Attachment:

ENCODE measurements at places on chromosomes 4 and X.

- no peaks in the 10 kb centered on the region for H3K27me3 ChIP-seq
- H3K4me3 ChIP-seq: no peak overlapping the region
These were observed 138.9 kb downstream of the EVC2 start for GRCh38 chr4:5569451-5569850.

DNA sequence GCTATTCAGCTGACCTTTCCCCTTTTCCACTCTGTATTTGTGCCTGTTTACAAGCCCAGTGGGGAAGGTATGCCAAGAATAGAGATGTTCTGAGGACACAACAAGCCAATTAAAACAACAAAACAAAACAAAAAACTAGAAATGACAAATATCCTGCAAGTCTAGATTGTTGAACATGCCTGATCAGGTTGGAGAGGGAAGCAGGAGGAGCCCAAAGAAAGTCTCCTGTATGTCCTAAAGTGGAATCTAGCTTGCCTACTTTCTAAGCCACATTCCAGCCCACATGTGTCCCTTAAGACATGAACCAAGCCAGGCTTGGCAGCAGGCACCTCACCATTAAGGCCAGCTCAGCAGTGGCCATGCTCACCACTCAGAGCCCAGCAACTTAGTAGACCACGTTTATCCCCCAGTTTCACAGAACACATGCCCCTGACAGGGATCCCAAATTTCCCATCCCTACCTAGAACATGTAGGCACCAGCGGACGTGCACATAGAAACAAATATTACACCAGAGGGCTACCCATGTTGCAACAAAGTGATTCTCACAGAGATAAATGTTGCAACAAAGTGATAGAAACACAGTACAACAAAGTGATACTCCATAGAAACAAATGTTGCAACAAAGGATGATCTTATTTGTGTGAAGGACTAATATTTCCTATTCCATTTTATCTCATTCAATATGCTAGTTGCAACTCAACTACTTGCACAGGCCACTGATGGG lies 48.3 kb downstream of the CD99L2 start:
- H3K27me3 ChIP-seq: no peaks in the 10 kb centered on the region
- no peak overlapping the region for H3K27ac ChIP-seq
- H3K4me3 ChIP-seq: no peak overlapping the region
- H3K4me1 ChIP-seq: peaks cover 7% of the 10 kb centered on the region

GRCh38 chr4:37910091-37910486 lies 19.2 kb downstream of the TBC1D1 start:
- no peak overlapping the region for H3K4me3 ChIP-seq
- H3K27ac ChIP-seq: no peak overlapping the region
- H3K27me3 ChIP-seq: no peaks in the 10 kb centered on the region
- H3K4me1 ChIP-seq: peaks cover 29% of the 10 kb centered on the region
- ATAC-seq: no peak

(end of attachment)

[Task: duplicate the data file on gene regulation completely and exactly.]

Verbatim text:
ENCODE measurements at places on chromosomes 4 and X.

- no peaks in the 10 kb centered on the region for H3K27me3 ChIP-seq
- H3K4me3 ChIP-seq: no peak overlapping the region
These were observed 138.9 kb downstream of the EVC2 start for GRCh38 chr4:5569451-5569850.

DNA sequence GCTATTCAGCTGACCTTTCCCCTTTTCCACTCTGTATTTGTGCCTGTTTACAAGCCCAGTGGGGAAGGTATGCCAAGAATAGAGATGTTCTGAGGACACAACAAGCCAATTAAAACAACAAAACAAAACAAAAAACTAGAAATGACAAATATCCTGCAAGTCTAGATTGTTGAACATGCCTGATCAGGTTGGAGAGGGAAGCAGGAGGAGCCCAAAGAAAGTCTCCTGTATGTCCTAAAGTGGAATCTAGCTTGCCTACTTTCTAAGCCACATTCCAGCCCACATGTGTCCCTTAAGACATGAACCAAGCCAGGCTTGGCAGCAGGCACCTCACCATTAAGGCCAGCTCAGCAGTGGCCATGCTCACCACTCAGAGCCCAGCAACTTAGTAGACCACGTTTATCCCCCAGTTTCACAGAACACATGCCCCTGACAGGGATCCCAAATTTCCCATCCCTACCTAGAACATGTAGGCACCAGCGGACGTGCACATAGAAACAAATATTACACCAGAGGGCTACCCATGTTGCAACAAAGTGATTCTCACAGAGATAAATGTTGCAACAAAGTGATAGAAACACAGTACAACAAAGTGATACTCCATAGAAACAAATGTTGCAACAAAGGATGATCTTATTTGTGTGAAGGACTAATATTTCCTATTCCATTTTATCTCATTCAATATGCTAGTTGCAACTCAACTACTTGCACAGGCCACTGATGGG lies 48.3 kb downstream of the CD99L2 start:
- H3K27me3 ChIP-seq: no peaks in the 10 kb centered on the region
- no peak overlapping the region for H3K27ac ChIP-seq
- H3K4me3 ChIP-seq: no peak overlapping the region
- H3K4me1 ChIP-seq: peaks cover 7% of the 10 kb centered on the region

GRCh38 chr4:37910091-37910486 lies 19.2 kb downstream of the TBC1D1 start:
- no peak overlapping the region for H3K4me3 ChIP-seq
- H3K27ac ChIP-seq: no peak overlapping the region
- H3K27me3 ChIP-seq: no peaks in the 10 kb centered on the region
- H3K4me1 ChIP-seq: peaks cover 29% of the 10 kb centered on the region
- ATAC-seq: no peak